Tech Universe: Monday 02 April 2012
- DOWN LOW: James Cameron spent 3 hours almost 11 Km down in the deepest part of the ocean the other day when his specially constructed capsule dived to the bottom of the Challenger Deep, the deepest point of the Mariana Trench. While the descent took 2.5 hours, the ride back up was only 70 minutes long. That dive proved the technology, and should mark the beginning of many future dives. The enormous pressures at that depth caused the capsule to physically contract by around 7 cm. So the walls really were pushing in. National Geographic. Video:
- HIGHS AND LOWS: Apollo 11 was one of the most famous expeditions to the moon. Five F-1 rocket engines sent the Apollo 11 mission on its way and then fell into the Atlantic when they were spent. Jeff Bezos used state-of-the-art deep sea sonar to find the rockets 4 Km below the surface. Bezos Expeditions aims to raise at least one of the engines from the sea floor, and hope that although NASA own the equipment they’ll make it available to the Smithsonian Museum. It seems undersea’s all the rage. Bezos Expeditions.
- LIGHT FROM THE PAST: You may think that ancient settlements are gone without trace. That’s not so, as human activity leaves its marks on soil, which may have higher levels of organic materials, a finer texture and lighter appearance. That difference can be seen by satellites as areas that reflect more light. A researcher from Massachusetts Institute of Technology trained software to recognise these lighter areas in satellite images already recorded in the last 50 years. The satellite imagery provided evidence of 14,000 settlement sites spanning eight millennia in 23,000 square kilometres of northeastern Syria. In conjunction with digital elevation data collected in 2000 by the space shuttle the researcher was able to estimate the volume of larger sites, suggesting their longevity. That’s a clever way to re-use old images. Nature.
- LIGHT TOUCH: Take a very special camera that can fire pulses of laser light and then record with extreme accuracy how long the photons take to bounce back. By applying an algorithm to those time differences the software can reconstruct items that are hidden by intervening objects from the camera’s view. Scientists at the Massachusetts Institute of Technology have used this technique to see around corners. The camera fires 60 laser pulses, each to a slightly different position and each only 50 quadrillionths of a second long. The reconstruction algorithm then takes all the data and creates an image of what the camera can’t see. The camera can record images every 2 picoseconds, the time it takes light to travel just 0.6 mm. At the moment it takes several minutes to construct an image, but researchers hope to reduce that to just a few seconds. Clever. Very clever. Nature News.
- TINGLY TAT: Nokia have filed a patent for a tattoo using ferromagnetic inks that vibrate based on commands from your phone. The ink material would first be demagnetised, then applied to your body. Then the ink needs to be magnetised again so it’s sensitive to magnetic fields. Then your phone could send out a specific magnetic field that makes your tattoo vibrate. You want to be very careful about where to apply that tat. Unwired View.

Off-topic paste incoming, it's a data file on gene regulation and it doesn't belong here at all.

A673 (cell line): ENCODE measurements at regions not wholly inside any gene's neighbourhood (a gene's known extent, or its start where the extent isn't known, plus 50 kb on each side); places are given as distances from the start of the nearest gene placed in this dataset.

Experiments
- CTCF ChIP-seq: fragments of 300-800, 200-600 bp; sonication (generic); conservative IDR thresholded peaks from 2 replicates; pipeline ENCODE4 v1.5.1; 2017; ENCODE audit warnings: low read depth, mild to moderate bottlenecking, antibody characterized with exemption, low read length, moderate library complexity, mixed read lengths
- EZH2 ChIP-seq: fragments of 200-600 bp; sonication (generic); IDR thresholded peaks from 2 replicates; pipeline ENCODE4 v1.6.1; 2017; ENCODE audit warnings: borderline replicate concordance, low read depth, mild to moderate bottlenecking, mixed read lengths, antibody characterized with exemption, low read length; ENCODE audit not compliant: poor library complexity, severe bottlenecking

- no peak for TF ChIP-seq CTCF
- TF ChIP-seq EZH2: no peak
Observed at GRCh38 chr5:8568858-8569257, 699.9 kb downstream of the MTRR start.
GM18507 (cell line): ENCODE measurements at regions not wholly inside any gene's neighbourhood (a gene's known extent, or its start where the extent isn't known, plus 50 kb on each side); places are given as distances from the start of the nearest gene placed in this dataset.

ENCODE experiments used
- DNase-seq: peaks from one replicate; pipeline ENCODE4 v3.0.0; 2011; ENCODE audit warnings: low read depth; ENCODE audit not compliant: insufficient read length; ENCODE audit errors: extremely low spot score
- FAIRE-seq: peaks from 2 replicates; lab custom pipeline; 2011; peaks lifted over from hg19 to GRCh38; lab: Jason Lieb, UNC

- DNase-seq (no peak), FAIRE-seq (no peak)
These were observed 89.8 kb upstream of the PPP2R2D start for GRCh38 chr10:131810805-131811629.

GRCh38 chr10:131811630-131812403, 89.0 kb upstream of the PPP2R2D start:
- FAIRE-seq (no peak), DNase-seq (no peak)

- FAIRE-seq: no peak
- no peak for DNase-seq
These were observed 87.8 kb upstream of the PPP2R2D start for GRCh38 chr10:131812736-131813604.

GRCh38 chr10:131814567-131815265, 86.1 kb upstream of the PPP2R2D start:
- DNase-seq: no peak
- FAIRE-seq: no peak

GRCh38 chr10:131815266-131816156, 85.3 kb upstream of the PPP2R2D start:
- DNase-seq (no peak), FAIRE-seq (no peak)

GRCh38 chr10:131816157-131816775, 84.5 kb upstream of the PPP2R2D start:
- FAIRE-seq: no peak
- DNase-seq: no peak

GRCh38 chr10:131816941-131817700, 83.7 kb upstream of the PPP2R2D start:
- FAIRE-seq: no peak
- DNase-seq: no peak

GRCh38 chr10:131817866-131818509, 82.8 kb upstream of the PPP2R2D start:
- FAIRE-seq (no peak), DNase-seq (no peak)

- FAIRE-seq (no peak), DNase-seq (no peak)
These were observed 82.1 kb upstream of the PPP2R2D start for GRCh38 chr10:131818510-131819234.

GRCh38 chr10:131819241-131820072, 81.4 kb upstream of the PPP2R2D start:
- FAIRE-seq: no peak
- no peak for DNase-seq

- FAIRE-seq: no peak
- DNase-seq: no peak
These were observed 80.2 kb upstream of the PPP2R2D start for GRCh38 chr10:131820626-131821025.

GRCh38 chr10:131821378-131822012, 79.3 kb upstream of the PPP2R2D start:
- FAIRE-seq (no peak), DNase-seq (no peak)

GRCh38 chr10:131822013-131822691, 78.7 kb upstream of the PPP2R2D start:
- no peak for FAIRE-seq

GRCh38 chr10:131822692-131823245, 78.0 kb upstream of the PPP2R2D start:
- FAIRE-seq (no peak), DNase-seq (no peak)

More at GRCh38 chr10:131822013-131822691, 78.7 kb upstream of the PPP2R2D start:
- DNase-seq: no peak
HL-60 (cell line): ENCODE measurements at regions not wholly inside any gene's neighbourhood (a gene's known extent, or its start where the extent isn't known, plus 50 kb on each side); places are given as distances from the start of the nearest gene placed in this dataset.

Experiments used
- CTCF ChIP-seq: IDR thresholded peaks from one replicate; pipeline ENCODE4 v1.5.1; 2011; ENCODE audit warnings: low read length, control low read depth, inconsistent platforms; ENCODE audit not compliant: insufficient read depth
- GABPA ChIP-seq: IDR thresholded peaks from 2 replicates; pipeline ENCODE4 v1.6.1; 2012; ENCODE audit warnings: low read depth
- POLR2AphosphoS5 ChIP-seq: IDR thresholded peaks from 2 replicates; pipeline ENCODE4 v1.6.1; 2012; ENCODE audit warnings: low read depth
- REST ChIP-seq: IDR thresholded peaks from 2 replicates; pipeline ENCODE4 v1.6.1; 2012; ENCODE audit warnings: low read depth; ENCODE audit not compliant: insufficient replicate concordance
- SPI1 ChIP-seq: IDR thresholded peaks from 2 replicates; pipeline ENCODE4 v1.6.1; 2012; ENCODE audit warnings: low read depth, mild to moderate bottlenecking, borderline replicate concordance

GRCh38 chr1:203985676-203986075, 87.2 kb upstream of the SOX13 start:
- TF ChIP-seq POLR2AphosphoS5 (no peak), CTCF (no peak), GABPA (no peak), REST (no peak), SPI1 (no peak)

Tech Universe: Tuesday 03 April 2012
- BENDY PLASTIC: LG has begun mass production of the world’s first flexible, plastic e-ink display. It has a resolution of 1024×768 and is lighter and thinner than glass displays of comparable size. E-ink displays can run for months on a small battery and are well suited for reading text. I’m not sure I’d want text I’m reading to be flexing too much. ExtremeTech.
- SPENDY PLASTIC: Paper money’s old hat. Canada’s switching to plastic money for all denominations of what used to be paper bills. They’re switching to polymer because they say the new notes are easy to verify and hard to counterfeit. The layers of plastic that make up the notes can be encoded with holograms that change colour when the money is bent, but which are very hard for counterfeiters to reproduce. Still old hat: New Zealand went to polymer bank notes more than a decade ago. Technology Review.
- THE DARK NIGHT: The Carnegie Institution’s Las Campanas Observatory is high in the Chilean Andes where the air is clear and the skies are dark. Soon the Giant Magellan Telescope will be joining it to help astronomers probe the nature of dark matter and dark energy. Casting is already underway on the seven 8.5 metre diameter primary mirror segments. 3 million cubic feet of rock will be blasted from the site in 70 controlled blasts, leaving a solid bedrock foundation for the telescope. The $700 million telescope is being built by a consortium of institutions. Seeing what no-one has seen before. Harvard-Smithsonian Center for Astrophysics.
- CADDY ON CALL: Out for a round of golf? Can’t be bothered toting your own golf clubs? The robot CaddyTrek golf caddy could be for you. It follows you around at a distance of about a metre. The lithium ion battery lasts for about 27 holes, and 250 watt dual motors and treaded wheels mean it can handle most golf course terrain and climb hills up to 30 degrees. You wear a small transceiver so it can follow you, but a small remote also lets you send it on ahead or call it back to you. And for non-golfers how about a shopping trolley version? CaddyTrek.
- FARM IN A BOX: Growtainers are farms in shipping containers. The containers are set up with food grade materials such as shelving, irrigation, LED lighting and controllers that link back to your computer. Heat, light and watering are all controlled by the computer. The aim is to achieve high yield with low energy inputs and the convenience of choosing a location for the farm. For example, a Growtainer might be parked behind a school, community hall or even a cafe and provide fresh food that doesn’t depend on the weather. Sounds good for vegies, but what about livestock? Growtainers.